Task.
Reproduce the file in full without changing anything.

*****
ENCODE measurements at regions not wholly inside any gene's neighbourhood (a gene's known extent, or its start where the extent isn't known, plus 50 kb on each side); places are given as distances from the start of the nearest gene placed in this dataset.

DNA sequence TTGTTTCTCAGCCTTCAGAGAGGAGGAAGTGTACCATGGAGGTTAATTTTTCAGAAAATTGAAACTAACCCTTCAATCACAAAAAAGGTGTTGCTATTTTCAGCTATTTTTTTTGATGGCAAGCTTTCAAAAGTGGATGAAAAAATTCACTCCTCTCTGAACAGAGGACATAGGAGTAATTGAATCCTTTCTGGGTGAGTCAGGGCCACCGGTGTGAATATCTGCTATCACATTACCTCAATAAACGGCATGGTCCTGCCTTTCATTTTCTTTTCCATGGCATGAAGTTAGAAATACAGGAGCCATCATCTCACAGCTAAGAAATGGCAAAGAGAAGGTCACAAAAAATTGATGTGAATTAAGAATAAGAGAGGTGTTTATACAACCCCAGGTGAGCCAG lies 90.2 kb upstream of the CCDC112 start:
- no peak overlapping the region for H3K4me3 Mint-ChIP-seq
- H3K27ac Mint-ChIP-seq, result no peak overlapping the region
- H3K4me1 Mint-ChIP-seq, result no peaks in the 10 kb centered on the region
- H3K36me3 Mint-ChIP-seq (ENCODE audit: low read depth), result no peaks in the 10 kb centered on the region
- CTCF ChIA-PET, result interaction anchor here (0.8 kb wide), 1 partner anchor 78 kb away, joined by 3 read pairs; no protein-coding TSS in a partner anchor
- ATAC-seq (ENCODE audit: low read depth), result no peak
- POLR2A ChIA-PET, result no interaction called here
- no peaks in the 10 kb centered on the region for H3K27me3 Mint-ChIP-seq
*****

ENCODE measurements at regions not wholly inside any gene's neighbourhood (a gene's known extent, or its start where the extent isn't known, plus 50 kb on each side); places are given as distances from the start of the nearest gene placed in this dataset.

DNA sequence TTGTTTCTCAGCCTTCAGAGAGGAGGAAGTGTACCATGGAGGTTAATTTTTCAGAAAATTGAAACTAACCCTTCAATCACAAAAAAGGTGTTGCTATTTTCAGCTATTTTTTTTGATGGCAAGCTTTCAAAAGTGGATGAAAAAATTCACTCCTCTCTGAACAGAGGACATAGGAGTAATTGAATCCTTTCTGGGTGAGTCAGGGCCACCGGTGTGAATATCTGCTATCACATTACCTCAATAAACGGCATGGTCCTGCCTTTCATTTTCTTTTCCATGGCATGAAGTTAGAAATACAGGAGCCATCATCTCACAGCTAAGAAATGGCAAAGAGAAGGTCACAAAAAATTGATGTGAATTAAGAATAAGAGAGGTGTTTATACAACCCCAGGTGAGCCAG lies 90.2 kb upstream of the CCDC112 start:
- no peak overlapping the region for H3K4me3 Mint-ChIP-seq
- H3K27ac Mint-ChIP-seq, result no peak overlapping the region
- H3K4me1 Mint-ChIP-seq, result no peaks in the 10 kb centered on the region
- H3K36me3 Mint-ChIP-seq (ENCODE audit: low read depth), result no peaks in the 10 kb centered on the region
- CTCF ChIA-PET, result interaction anchor here (0.8 kb wide), 1 partner anchor 78 kb away, joined by 3 read pairs; no protein-coding TSS in a partner anchor
- ATAC-seq (ENCODE audit: low read depth), result no peak
- POLR2A ChIA-PET, result no interaction called here
- no peaks in the 10 kb centered on the region for H3K27me3 Mint-ChIP-seq